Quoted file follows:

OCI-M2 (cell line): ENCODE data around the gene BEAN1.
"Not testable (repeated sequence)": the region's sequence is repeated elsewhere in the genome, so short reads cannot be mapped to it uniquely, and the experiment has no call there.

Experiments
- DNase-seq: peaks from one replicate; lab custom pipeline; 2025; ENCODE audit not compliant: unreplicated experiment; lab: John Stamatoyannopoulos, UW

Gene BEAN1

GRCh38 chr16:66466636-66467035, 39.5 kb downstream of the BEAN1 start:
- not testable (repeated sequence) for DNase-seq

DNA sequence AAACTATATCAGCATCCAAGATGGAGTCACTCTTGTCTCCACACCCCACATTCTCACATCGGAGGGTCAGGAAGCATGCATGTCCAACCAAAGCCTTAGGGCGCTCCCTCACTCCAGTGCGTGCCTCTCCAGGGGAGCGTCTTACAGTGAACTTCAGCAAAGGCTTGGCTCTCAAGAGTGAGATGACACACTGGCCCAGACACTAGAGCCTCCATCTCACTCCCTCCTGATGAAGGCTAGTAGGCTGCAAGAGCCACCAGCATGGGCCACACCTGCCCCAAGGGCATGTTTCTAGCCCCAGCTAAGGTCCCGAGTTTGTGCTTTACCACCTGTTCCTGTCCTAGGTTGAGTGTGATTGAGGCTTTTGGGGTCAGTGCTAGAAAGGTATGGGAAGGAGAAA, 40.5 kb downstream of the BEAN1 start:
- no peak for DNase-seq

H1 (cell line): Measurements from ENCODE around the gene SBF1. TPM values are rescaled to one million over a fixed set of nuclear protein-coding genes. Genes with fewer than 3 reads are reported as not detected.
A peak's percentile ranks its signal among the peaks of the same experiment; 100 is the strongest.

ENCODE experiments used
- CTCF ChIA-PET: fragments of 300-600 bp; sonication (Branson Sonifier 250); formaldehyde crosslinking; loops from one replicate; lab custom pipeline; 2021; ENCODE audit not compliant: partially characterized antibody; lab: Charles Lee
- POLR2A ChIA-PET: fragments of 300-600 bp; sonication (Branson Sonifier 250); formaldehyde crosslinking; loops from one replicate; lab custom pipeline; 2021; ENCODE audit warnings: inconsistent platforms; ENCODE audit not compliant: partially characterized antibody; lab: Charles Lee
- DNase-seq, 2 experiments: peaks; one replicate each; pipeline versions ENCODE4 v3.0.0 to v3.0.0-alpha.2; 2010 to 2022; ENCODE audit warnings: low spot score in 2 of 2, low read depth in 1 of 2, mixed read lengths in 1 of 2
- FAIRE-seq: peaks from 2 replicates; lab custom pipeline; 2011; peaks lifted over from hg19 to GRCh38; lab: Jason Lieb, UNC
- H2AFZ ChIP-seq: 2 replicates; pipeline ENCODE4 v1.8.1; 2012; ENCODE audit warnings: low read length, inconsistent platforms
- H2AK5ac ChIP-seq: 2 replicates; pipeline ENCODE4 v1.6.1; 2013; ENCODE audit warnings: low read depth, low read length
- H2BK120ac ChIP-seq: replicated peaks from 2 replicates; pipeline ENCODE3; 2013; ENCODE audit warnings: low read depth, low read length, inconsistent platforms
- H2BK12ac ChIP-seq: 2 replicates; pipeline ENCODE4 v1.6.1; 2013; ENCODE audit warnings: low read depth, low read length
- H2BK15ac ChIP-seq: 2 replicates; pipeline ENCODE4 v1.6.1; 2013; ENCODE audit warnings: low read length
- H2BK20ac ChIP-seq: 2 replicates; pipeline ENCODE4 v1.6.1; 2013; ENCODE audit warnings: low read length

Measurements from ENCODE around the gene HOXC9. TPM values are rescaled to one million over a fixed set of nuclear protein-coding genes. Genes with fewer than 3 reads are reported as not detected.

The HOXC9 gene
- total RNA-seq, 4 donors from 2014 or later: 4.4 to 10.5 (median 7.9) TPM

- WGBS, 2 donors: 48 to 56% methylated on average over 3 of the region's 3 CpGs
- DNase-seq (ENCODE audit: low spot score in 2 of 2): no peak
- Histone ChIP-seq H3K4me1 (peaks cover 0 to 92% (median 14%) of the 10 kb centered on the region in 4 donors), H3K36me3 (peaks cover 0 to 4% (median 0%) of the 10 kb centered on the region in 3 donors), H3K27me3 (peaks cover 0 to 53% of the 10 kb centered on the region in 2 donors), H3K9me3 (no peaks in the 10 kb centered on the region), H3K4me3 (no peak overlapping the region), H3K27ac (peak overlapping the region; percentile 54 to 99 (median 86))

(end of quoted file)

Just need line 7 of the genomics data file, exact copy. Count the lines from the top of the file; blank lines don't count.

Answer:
- not testable (repeated sequence) for DNase-seq